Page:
Bill Increases Penalty for Cyberstalkers; the Legislation Is One of Several Bills Introduced to Crack Down on Sex Crimes in the State
Goodson, Audrey, The Florida Times Union
Byline: AUDREY GOODSON
ATLANTA -- Looking to crack down on sex crimes in Georgia, lawmakers have introduced a host of bills aimed at preventing offenders from striking twice, but one bill in the Senate would increase the penalty for first-time offenders.
Sen. Cecil Staton, R-Macon, introduced Senate Bill 393, which would raise the penalty for cyberstalking from a misdemeanor to a felony if the victim were a minor.
"Something that's always been one of my pet peeves is that as technology develops, criminals find ways to use that technology," Staton said. "I just want to make sure that in Georgia we're up to speed on these things. I think anyone who is a parent is particularly worried about this."
The bill follows several high profile cases in Georgia, in which older men were arrested for using the Internet to solicit sex from underage girls, including the arrest last March of Ernest Darryl Dean, the former school superintendent in Pike County.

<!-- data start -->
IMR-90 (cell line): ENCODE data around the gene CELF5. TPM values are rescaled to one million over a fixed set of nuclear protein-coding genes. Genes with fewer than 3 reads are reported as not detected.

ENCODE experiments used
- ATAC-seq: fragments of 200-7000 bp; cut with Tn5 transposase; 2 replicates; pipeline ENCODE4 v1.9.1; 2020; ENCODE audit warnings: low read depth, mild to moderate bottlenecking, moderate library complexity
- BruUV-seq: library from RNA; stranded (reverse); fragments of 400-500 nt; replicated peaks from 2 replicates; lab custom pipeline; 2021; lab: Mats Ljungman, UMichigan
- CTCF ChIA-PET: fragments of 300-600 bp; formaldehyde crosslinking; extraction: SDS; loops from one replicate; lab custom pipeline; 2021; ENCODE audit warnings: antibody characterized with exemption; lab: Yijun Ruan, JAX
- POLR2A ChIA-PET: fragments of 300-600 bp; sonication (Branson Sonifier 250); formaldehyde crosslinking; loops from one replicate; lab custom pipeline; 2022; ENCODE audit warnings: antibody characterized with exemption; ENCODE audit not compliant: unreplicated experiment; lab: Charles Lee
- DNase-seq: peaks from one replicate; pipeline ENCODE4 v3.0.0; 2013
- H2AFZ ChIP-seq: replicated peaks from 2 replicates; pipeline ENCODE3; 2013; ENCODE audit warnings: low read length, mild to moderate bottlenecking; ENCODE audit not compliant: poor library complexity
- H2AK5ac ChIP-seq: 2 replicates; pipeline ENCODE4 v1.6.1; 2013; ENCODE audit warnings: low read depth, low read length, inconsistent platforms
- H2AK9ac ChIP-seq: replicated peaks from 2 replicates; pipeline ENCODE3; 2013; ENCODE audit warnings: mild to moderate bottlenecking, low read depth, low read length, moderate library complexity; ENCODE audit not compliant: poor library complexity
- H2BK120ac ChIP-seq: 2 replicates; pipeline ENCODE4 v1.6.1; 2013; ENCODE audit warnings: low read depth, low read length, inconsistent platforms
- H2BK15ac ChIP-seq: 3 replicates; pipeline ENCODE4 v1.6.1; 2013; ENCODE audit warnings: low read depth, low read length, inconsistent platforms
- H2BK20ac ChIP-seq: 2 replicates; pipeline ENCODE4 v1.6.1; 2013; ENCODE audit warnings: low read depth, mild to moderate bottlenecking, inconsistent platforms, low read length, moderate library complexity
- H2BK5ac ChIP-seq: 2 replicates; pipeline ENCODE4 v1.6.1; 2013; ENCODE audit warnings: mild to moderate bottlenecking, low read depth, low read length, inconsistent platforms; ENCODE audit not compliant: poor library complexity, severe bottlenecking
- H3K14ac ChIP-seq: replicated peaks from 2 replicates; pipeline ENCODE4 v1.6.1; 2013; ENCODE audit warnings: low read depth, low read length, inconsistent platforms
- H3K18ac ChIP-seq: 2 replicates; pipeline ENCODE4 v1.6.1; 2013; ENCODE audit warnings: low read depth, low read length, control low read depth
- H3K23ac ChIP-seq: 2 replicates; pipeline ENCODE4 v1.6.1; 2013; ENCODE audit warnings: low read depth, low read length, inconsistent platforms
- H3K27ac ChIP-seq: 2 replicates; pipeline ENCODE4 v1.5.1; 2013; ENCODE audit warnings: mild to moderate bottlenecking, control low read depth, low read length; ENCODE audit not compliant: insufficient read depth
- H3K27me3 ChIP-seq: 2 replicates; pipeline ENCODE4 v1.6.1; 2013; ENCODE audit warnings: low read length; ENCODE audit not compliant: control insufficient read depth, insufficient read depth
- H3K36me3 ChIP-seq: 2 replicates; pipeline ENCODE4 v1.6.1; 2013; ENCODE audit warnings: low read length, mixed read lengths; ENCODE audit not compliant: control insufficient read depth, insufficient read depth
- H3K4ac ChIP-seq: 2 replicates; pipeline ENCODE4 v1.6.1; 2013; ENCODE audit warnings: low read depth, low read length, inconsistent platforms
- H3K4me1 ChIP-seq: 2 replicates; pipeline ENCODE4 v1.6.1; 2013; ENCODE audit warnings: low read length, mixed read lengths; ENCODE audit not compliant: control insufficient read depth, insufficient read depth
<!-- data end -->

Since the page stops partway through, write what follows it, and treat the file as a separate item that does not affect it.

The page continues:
Dean was the fifth person arrested by Peachtree City police in a set of sting operations. Jim Murray, Peachtree City police chief, said his office has made 14 arrests in the last 17 months involving adults soliciting minors online.
The bill also cracks down on stalkers who carry a weapon, threaten the victim or have a history of aggression or violence toward the victim or another person.
Joan Prittie, executive director of Project Safe, a private non-profit organization in Athens that provides shelter to victims of domestic violence, said these parts of the bill "make very good sense."
"One of the things we've seen is that there is not this nice, neat linear pattern of increasing acts of physical abuse," she said. …